Linked by Thom Holwerda on Sat 23rd Oct 2010 22:23 UTC
Windows "Windows 7 might be a massive commercial success and an undeniably rock solid piece of software, but Microsoft is apparently unwilling to rest on those soft and cozy laurels. Asked about the riskiest product bet the Redmond crew is currently developing, its fearless leader Steve Ballmer took no time in answering 'the next release of Windows'." Also of note in this same video interview thing: Ballmer states that Silverlight is now pretty much strictly a client, non-cross platform thing, while explicitly stating that when it comes to doing something universal, "the world's gone HTML5".
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RE[3]: Risky?
by gus3 on Sun 24th Oct 2010 01:52 UTC in reply to "RE[2]: Risky?"
gus3
Member since:
2010-09-02

Yes, but systems pre-installed with Windows Vista had the option to "downgrade" to Windows XP. I don't see a correlating Windows Vista "downgrade" option for systems with Windows 7 pre-installed.

Reply Parent Score: 1

RE[4]: Risky?
by vodoomoth on Sun 24th Oct 2010 13:54 in reply to "RE[3]: Risky?"
vodoomoth Member since:
2010-03-30

Yes, but systems pre-installed with Windows Vista had the option to "downgrade" to Windows XP. I don't see a correlating Windows Vista "downgrade" option for systems with Windows 7 pre-installed.


Don't make it sound like a universal truth. It isn't. I wish I had the option to downgrade my Amilo Xi2528 to XP. All components were pretty much bleeding edge at that time and the documentation, specs, etc., all stated explicitly that the computer was not compatible with XP. Given the speed, dual core, memory and raid storage, XP would fly on this system. Unlike Vista which has been the worst experience I've ever had in front of a computer. Disappointing no matter what criteria I think of, to the point that I am just waiting (and hoping) for this laptop to die. The only good point is that I could disable both their ludicrous 3D alt+tab thing and Aero.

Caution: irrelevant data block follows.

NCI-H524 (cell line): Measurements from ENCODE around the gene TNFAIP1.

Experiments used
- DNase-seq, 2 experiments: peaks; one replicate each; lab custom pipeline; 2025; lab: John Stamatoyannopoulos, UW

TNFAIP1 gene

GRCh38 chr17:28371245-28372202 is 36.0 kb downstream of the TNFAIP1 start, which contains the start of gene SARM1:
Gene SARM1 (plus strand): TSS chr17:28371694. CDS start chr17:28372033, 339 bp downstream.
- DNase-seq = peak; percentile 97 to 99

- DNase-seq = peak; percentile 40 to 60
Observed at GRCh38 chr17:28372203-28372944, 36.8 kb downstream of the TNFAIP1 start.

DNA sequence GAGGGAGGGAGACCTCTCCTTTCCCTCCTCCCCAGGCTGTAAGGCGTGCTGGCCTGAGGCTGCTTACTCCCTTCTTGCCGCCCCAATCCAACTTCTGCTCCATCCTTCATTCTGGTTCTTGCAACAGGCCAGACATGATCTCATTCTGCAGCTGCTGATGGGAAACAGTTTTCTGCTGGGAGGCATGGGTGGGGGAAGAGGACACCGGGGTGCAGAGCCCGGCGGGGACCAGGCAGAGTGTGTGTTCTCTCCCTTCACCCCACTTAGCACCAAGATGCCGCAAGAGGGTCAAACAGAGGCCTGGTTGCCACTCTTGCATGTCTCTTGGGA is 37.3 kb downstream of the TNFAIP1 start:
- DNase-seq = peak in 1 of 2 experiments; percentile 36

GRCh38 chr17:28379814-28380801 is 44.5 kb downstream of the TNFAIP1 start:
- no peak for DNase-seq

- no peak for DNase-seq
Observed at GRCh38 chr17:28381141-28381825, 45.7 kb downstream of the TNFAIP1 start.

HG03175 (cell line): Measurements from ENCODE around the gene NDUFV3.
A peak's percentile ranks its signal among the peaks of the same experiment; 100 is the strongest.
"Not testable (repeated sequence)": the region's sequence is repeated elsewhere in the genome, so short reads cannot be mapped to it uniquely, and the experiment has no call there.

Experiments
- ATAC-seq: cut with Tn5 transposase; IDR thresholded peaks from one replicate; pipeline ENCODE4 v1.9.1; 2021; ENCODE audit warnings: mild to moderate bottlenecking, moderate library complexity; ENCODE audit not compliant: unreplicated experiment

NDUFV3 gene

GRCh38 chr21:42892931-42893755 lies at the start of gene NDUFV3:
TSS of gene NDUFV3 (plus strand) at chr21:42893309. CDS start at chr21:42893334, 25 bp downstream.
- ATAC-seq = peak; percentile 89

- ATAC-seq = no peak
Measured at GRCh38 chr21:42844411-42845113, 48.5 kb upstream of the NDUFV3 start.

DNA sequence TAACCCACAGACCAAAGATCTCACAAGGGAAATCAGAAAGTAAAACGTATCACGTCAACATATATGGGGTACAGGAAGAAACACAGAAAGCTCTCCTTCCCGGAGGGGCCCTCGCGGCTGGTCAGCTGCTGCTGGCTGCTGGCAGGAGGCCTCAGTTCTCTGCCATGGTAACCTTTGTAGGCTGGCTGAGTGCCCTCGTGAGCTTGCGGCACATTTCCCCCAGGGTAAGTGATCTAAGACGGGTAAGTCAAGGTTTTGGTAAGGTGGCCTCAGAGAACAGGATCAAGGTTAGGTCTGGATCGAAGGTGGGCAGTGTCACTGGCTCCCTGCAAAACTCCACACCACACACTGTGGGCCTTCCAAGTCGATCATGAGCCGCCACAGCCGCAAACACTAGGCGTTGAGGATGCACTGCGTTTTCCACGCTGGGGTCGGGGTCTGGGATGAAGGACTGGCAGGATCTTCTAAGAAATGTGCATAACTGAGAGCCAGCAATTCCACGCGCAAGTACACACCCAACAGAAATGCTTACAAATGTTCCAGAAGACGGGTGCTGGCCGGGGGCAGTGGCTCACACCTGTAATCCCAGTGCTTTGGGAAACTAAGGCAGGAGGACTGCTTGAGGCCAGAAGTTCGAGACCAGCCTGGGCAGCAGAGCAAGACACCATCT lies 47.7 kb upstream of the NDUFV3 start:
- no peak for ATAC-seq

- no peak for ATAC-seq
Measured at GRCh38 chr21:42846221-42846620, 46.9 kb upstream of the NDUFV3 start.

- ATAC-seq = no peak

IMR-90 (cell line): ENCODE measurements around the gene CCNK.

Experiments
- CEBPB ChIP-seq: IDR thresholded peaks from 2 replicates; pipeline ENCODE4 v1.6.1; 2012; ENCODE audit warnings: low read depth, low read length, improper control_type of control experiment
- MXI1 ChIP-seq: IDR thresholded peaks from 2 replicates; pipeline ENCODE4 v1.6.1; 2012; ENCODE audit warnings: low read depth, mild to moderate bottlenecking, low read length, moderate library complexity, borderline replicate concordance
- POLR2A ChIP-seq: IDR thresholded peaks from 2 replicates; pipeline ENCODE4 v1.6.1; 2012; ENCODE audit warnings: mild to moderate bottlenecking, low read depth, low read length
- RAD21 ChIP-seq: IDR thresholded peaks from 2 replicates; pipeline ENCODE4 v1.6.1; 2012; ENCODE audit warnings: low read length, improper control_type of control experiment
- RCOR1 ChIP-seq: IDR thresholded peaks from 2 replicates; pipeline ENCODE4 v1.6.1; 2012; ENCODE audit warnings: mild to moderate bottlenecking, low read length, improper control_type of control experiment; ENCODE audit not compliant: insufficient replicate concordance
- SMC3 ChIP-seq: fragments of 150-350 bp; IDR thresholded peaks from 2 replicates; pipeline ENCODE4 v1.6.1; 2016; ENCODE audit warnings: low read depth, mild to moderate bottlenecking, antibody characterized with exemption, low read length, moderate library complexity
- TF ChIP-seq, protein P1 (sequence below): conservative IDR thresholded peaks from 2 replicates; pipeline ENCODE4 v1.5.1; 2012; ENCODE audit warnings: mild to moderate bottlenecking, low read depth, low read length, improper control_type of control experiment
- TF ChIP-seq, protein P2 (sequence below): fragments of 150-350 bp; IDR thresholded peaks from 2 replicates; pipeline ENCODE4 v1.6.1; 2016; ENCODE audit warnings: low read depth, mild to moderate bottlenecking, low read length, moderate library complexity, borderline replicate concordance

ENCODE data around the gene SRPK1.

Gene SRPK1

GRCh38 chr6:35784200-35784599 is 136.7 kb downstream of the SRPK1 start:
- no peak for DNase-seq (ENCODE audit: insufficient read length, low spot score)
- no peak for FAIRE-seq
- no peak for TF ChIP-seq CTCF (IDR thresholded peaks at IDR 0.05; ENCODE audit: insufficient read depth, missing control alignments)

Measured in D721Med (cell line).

If downgrade was an option at that time, which I didn't know since this is the first time I read or hear about it, then fine. But not all systems sold the first year Vista was out had that option. At least not the Fujitsu Siemens Amilo Xi2528 in western France.

Reply Parent Score: 2

RE[4]: Risky?
by orestes on Sun 24th Oct 2010 18:56 in reply to "RE[3]: Risky?"
orestes Member since:
2005-07-06

Actually, the option for OEMs to offer that right has been there a long time, same as any other volume customer. The reason it was so prevalent with Vista is MS was utterly idiotic in their usage of the "Vista Capable" branding and OEMs knew it.

Reply Parent Score: 3

RE[5]: Risky?
by sj87 on Sun 24th Oct 2010 19:23 in reply to "RE[4]: Risky?"
sj87 Member since:
2007-12-16

Microsoft lowered the Vista capable -specs for a number of reasons, mainly because Intel asked for it. Intel wanted unrealisticly low requirements so that OEMs could bundle Vista with crap hardware. Microsoft didn't ask Fujitsu or HP to serve Vista laptops that couldn't handle Vista, they themselves chose that road.

The OEMs knew they were selling crap and it's not Microsoft's fault. Not really fair the people went to court against Microsoft and not HP nor Dell nor the rest of the criminals.

Edited 2010-10-24 19:30 UTC

Reply Parent Score: 4